A Night at the Library


By Andrew Unruh

The modest of cities houses the modest of libraries
where I roam as if a ghostly figure,
merely haunting the stacks, whose books are filled with
ghosts of their own, yearning to be set free.

A gentle rain patters the windows, while
the sky turns from deep blue to inky black—
the library itself almost breaths, as if a
sleeping cat, curled upon the foot of a bed.

I move up and down the stairs,
while a fellow patron stares at me as I pass,
and I imagine him silently judging me,
probably thinking “I bet he doesn’t even live in this city.”

All I can do is meet his stare with my own.  My gaze
an almost listless expression, the kind found on someone caught
between boredom and a vague interest in what one is doing—
merely worn as a show, as to not look too clinically depressed.

I make my way through the fiction—
past Faulkner and Fitzgerald, past Joyce and Kerouac—
I find myself in the back, among the poetry,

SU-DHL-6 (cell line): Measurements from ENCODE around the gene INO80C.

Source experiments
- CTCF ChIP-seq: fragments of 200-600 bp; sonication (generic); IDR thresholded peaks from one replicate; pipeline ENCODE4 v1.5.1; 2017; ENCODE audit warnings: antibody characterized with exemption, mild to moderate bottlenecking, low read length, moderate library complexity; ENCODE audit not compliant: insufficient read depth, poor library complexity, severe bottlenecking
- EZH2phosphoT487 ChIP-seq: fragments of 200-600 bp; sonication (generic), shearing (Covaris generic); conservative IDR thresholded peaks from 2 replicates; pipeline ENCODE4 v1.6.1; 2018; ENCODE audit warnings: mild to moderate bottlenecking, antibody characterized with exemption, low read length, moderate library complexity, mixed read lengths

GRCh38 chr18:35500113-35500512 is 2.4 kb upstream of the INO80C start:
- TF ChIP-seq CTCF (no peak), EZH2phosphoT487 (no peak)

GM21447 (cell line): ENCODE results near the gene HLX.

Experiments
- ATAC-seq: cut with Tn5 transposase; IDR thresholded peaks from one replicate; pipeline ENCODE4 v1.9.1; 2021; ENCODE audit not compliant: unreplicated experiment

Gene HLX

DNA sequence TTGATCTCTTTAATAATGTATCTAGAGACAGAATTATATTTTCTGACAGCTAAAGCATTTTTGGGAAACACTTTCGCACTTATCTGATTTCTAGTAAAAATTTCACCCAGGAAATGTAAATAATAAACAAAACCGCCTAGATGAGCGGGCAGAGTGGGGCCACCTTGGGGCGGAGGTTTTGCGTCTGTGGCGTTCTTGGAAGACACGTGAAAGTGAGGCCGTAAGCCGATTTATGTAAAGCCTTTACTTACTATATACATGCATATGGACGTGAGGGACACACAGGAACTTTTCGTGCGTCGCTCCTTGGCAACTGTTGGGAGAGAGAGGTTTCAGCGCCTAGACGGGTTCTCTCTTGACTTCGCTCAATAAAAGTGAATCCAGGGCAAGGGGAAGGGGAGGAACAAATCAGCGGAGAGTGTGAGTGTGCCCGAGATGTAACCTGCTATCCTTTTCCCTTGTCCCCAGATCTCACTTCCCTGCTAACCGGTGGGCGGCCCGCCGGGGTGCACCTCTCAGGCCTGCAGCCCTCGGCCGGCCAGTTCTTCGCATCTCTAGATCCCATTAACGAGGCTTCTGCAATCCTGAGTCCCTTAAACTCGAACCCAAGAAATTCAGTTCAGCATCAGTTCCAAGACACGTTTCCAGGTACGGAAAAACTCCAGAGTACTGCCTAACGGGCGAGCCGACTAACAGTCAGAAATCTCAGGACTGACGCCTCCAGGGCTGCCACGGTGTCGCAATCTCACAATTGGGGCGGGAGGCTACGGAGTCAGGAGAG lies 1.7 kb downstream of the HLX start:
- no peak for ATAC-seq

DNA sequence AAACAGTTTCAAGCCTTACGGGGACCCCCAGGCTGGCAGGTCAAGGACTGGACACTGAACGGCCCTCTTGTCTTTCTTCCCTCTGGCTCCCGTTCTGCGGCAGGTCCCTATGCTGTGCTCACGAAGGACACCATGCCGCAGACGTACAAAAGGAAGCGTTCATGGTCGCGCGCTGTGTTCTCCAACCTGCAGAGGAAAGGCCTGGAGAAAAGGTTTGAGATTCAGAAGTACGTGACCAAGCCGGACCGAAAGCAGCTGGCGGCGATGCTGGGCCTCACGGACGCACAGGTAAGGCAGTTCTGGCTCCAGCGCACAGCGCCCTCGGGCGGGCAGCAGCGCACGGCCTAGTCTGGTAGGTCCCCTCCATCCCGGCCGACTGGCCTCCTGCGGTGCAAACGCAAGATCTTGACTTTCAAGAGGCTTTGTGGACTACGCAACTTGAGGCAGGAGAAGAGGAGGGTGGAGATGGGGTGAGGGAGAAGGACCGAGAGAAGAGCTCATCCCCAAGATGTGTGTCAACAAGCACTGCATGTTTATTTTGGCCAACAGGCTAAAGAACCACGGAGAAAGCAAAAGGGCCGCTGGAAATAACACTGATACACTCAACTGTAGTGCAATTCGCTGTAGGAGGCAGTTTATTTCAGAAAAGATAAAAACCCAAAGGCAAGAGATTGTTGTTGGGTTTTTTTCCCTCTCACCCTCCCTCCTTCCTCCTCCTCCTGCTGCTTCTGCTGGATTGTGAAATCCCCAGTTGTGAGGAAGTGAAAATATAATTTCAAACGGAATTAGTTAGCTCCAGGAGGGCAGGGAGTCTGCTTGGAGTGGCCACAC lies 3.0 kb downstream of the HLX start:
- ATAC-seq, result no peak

and sit down with a pile of Ginsberg.

I wade through his verses, and the words—
the words seem to almost shout and
barge into each other, like drunks
looking for a fight.

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By Emily Simpson

Alone, damaged beyond repair.
Empty yet full of darkness,
Full of the essence of oblivion.
Nowhere to run, nowhere to hide.
The blackness consumes me completely.
I’m Alice, falling down the rabbit hole
Forever spiraling downward with no end in sight.
What is it to be whole, to be complete?
Is it giving in to the darkness?
Letting it wrap me in its warm embrace,
Comforted by the nothingness.
Or is it the constant struggle?
Constantly picking up the pieces,
Hoping one day to find the final element.
This can’t be all there is to life,
Holding on to the edge of sanity,
Praying to just make it through another day.

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